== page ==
Sea level rise: a Belgian and European perspective | CREST project

Sea level rise: a Belgian and European perspective

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Sea level rise: a Belgian and European perspective

Added on 2019-07-05
On 12 December 2018, the workshop “Climate Scenarios for Belgium” was organised at Flanders Hydraulics Research, Antwerp.
The initiative originated from parallel needs of the projects Complex Project Coastal Vision (CPK) and Climate Resilient Coast (CREST), that both need universal, scientifically accepted climate scenarios for the Belgian coast. CPK requires extreme scenarios to support the design of an adaptive coastal protection until 2100, whereas a wider perspective is required in the framework of CREST, that relies on more moderate scenarios. As other research groups require similar scenarios, it is desirable to develop universal coastal climate scenarios, which are adapted to recent insights and can be used by all researchers. As such, results of different studies become more consistent and intercomparable.

Prior to the workshop, input documents were provided to all participants, containing a summary of relevant research (Di Marcantonio et al., 2018) and a set of proposed scenarios (Jansen et al., 2018). These formed the basis of the debate. Several CREST researchers participated in the workshop. A total of four climate projections were agreed upon, consisting of three climate scenarios and a set of extremes (‘Extreme Situation’) with high impact, but lower probability of occurrence. The three climate scenarios are based on the emission pathways (Representative Concentration Pathways – RCPs) of the 5th Assessment Report of the Intergovernmental Panel on Climate Change (IPCC) (IPCC, 2013). Pathways RCP2.6, RCP4.5 and RCP8.5 were used, leading to a representation of the likely range of future climate projections. Different parameters were discussed, i.e. global air temperature, global mean sea level rise, wind (speed and direction) and precipitation. Values for these parameters were derived as best estimates for the respective RCPs. The final output of the workshop was sent to international experts for feedback, and the results will be published soon.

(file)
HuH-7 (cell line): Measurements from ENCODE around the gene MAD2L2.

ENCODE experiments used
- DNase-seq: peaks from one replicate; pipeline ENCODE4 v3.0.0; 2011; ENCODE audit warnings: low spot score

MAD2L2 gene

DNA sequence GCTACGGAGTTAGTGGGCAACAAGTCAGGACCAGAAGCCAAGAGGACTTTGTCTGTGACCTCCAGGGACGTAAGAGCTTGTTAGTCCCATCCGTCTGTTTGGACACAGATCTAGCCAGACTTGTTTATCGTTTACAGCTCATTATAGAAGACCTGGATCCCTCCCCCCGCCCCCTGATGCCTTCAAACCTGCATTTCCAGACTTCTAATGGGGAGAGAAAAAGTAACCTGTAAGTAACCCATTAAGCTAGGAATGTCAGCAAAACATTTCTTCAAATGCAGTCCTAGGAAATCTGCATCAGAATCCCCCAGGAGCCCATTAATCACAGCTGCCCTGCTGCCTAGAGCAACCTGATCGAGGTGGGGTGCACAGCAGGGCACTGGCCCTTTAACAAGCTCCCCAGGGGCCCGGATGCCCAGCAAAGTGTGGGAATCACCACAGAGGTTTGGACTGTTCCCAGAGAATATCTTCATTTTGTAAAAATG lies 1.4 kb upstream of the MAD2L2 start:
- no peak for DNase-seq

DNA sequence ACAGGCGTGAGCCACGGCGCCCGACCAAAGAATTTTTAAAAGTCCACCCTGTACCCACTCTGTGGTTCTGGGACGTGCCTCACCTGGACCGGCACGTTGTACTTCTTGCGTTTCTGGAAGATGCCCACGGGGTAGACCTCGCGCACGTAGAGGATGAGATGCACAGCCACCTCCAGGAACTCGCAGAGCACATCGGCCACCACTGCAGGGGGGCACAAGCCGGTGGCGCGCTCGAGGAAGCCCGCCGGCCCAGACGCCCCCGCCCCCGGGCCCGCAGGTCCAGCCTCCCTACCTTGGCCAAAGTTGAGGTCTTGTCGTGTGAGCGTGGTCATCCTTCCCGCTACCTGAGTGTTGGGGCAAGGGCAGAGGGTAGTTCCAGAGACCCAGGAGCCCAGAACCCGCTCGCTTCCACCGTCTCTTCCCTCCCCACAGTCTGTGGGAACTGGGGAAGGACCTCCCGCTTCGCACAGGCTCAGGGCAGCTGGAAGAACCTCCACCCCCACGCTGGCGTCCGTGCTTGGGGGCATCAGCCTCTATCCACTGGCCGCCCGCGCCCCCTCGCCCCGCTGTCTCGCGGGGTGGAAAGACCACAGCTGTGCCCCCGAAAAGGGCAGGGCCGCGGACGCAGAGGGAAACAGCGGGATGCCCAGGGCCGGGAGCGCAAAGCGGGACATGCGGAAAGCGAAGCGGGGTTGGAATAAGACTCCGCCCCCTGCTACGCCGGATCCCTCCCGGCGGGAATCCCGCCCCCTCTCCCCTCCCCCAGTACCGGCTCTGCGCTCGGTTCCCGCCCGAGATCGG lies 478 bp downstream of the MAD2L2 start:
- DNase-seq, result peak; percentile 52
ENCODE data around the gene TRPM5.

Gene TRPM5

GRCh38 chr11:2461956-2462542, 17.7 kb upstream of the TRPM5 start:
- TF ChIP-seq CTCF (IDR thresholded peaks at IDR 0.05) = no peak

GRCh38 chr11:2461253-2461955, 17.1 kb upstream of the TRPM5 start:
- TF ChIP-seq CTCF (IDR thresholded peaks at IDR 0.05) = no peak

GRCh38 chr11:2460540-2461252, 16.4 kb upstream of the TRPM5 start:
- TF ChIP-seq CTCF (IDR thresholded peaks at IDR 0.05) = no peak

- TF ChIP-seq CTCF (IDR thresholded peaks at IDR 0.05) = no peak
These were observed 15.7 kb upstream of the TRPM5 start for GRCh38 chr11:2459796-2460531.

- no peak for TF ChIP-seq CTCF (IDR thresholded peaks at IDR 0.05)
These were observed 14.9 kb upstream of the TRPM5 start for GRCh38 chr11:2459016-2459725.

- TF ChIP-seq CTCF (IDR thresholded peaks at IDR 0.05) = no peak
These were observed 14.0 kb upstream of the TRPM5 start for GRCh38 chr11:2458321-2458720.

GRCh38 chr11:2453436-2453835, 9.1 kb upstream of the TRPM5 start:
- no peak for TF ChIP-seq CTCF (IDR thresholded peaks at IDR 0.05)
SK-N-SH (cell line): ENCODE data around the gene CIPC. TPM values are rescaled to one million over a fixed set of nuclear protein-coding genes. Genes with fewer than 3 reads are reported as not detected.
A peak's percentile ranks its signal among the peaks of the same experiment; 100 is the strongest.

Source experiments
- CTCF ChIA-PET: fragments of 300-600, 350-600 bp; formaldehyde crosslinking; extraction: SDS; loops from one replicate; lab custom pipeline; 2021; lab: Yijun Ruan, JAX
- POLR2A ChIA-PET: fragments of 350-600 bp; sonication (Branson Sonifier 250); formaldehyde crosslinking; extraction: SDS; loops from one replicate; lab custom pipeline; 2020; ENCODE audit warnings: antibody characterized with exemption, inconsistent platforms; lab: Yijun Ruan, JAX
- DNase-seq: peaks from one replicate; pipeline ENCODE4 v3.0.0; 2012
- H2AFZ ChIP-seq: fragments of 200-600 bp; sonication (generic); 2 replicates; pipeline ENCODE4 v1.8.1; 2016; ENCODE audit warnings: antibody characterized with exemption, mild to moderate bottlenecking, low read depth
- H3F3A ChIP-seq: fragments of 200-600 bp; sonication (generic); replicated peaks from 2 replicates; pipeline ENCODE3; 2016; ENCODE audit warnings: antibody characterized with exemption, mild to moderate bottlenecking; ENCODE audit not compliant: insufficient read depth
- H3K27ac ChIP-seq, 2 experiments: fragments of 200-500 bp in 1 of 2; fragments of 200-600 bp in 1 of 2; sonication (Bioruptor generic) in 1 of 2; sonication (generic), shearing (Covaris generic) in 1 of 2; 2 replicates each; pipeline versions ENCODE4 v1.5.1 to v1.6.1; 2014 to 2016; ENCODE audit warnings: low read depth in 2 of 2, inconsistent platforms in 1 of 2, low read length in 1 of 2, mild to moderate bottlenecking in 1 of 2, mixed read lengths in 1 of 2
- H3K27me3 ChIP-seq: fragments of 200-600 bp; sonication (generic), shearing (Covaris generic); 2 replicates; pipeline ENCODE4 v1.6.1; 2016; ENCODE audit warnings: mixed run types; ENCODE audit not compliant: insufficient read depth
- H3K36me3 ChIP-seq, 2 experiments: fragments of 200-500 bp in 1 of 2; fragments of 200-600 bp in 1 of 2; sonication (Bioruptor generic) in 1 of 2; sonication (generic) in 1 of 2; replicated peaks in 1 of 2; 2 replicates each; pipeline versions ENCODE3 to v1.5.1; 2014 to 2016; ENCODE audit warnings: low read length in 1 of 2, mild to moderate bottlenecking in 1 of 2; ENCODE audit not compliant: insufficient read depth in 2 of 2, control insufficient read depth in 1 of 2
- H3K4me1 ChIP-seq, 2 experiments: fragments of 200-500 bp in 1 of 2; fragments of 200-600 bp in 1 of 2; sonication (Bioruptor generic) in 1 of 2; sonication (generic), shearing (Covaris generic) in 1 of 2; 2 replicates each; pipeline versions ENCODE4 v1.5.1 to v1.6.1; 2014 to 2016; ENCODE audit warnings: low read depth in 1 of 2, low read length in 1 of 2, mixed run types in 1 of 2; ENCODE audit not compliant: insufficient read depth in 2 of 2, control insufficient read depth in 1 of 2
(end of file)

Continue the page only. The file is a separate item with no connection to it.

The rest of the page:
On 18 and 19 March 2019, a scoping workshop “Assessing local impacts of sea-level rise at the shore for mitigation and adaptation”, in preparation of the set-up of a sea level rise Knowledge Hub, was held in Brussels. This workshop was a co-organisation of the JPI Climate Action Group Next Generation of Climate Sciences in Europe and JPI Oceans with the support of SINCERE, the Royal Netherlands Meteorological Institute (KNMI), Deltares Netherlands, and CNRM Météo-France. During this two-day meeting an overview was presented of national programmes and activities related to sea level rise, new scientific insights were discussed, examples of Knowledge Hubs in practice were presented and a first scoping of research needs and knowledge gaps was performed. Dries Van den Eynde (RBINS) and Frank Pattyn (ULB) presented the Belgian activities. Based on the workshop outcome, both JPI’s are currently working on a 'Knowledge Hub - Terms of Reference' which will be presented to the JPI Climate Governing Board mid of May 2019.


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